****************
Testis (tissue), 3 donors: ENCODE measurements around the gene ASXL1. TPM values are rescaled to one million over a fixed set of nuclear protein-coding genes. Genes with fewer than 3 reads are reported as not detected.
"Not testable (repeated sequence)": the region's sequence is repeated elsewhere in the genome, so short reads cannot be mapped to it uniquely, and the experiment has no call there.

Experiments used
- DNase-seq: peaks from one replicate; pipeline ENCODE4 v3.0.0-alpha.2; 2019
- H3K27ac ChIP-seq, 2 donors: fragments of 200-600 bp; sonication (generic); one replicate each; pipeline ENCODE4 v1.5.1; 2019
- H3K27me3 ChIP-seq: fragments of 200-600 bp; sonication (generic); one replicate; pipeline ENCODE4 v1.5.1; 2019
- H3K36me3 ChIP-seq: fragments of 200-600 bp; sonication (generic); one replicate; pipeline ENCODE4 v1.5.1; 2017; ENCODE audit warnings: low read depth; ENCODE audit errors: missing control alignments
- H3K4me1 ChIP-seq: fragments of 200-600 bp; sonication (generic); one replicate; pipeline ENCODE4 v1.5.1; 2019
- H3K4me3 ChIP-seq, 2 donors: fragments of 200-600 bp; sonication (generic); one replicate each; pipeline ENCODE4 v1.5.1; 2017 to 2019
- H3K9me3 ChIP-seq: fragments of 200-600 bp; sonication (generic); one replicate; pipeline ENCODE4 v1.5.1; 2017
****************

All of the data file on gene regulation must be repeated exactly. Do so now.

Testis (tissue), 3 donors: ENCODE measurements around the gene ASXL1. TPM values are rescaled to one million over a fixed set of nuclear protein-coding genes. Genes with fewer than 3 reads are reported as not detected.
"Not testable (repeated sequence)": the region's sequence is repeated elsewhere in the genome, so short reads cannot be mapped to it uniquely, and the experiment has no call there.

Experiments used
- DNase-seq: peaks from one replicate; pipeline ENCODE4 v3.0.0-alpha.2; 2019
- H3K27ac ChIP-seq, 2 donors: fragments of 200-600 bp; sonication (generic); one replicate each; pipeline ENCODE4 v1.5.1; 2019
- H3K27me3 ChIP-seq: fragments of 200-600 bp; sonication (generic); one replicate; pipeline ENCODE4 v1.5.1; 2019
- H3K36me3 ChIP-seq: fragments of 200-600 bp; sonication (generic); one replicate; pipeline ENCODE4 v1.5.1; 2017; ENCODE audit warnings: low read depth; ENCODE audit errors: missing control alignments
- H3K4me1 ChIP-seq: fragments of 200-600 bp; sonication (generic); one replicate; pipeline ENCODE4 v1.5.1; 2019
- H3K4me3 ChIP-seq, 2 donors: fragments of 200-600 bp; sonication (generic); one replicate each; pipeline ENCODE4 v1.5.1; 2017 to 2019
- H3K9me3 ChIP-seq: fragments of 200-600 bp; sonication (generic); one replicate; pipeline ENCODE4 v1.5.1; 2017